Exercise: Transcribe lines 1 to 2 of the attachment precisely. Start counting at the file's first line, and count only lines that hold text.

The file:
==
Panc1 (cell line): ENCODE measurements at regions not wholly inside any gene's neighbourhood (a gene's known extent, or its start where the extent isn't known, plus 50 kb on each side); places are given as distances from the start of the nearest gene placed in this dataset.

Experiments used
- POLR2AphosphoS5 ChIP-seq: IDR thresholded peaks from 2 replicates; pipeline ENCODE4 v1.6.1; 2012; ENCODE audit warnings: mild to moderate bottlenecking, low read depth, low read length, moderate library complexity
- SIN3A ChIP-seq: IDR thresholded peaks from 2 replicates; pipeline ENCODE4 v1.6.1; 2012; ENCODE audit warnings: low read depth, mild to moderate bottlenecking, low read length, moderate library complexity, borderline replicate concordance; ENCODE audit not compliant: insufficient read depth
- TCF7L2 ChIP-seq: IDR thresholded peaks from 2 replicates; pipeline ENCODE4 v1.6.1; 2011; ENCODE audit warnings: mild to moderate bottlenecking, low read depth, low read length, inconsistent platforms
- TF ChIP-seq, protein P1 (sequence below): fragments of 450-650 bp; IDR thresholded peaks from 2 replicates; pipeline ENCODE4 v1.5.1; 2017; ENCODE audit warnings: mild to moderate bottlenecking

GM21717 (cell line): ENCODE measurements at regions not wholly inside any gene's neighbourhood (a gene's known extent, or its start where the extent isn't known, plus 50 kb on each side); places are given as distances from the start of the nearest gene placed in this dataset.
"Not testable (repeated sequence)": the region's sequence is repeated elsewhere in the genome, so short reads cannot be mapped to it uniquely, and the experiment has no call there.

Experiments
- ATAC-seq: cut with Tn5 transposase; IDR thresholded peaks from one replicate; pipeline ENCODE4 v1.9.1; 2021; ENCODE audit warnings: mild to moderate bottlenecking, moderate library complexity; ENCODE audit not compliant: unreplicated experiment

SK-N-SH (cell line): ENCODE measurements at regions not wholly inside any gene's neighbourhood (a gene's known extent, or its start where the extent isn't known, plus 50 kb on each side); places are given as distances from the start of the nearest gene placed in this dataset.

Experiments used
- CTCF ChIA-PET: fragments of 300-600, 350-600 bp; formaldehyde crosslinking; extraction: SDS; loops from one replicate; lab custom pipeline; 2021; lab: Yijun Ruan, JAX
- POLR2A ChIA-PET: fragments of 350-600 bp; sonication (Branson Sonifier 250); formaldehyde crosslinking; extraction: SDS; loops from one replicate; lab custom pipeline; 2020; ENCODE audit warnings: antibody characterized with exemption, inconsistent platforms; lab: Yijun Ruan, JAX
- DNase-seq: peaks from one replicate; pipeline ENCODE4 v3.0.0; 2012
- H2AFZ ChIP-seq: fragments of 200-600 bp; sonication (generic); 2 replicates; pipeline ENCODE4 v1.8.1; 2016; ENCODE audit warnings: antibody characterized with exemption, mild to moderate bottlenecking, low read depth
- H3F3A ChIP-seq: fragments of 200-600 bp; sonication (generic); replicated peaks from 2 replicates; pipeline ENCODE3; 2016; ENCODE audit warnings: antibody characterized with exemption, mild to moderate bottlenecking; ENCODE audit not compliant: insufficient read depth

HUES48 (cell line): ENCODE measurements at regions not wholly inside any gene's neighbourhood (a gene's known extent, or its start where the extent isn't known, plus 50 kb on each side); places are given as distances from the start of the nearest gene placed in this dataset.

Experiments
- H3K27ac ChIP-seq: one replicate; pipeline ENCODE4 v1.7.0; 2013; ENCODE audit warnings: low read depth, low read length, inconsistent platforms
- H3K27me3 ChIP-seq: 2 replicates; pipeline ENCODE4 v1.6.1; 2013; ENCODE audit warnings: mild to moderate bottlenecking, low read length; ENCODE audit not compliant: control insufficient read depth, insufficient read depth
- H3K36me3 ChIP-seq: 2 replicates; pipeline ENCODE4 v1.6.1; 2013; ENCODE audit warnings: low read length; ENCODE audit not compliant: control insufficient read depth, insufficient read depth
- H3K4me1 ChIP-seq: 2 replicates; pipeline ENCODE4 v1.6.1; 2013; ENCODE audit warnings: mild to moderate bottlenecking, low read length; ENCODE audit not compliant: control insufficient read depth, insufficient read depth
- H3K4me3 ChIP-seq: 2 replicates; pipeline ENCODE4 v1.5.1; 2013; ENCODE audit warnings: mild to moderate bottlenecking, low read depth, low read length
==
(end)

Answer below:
Panc1 (cell line): ENCODE measurements at regions not wholly inside any gene's neighbourhood (a gene's known extent, or its start where the extent isn't known, plus 50 kb on each side); places are given as distances from the start of the nearest gene placed in this dataset.

Experiments used